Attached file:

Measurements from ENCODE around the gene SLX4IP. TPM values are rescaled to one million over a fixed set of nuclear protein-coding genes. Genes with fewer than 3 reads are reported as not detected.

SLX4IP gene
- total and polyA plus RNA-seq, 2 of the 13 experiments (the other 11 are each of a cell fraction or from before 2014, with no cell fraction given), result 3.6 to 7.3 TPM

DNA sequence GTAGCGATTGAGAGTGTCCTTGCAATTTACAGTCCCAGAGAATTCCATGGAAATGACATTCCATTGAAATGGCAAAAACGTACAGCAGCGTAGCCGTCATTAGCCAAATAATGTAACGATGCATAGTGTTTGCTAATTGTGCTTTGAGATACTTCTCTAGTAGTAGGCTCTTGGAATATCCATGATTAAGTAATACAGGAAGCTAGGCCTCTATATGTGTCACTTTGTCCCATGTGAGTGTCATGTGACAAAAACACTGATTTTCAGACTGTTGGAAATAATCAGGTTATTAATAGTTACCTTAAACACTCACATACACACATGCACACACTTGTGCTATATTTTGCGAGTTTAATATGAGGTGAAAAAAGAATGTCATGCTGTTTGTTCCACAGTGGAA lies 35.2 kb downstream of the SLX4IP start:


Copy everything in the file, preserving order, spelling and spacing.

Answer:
Measurements from ENCODE around the gene SLX4IP. TPM values are rescaled to one million over a fixed set of nuclear protein-coding genes. Genes with fewer than 3 reads are reported as not detected.

SLX4IP gene
- total and polyA plus RNA-seq, 2 of the 13 experiments (the other 11 are each of a cell fraction or from before 2014, with no cell fraction given), result 3.6 to 7.3 TPM

DNA sequence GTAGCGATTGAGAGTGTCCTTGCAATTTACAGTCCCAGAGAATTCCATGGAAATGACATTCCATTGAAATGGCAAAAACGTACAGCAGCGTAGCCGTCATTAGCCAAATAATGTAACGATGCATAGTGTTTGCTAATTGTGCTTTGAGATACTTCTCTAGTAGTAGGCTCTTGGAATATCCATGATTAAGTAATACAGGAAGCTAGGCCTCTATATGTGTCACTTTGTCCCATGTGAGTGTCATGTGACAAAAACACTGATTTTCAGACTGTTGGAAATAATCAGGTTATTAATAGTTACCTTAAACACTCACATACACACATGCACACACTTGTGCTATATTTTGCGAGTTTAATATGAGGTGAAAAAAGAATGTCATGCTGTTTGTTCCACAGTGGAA lies 35.2 kb downstream of the SLX4IP start: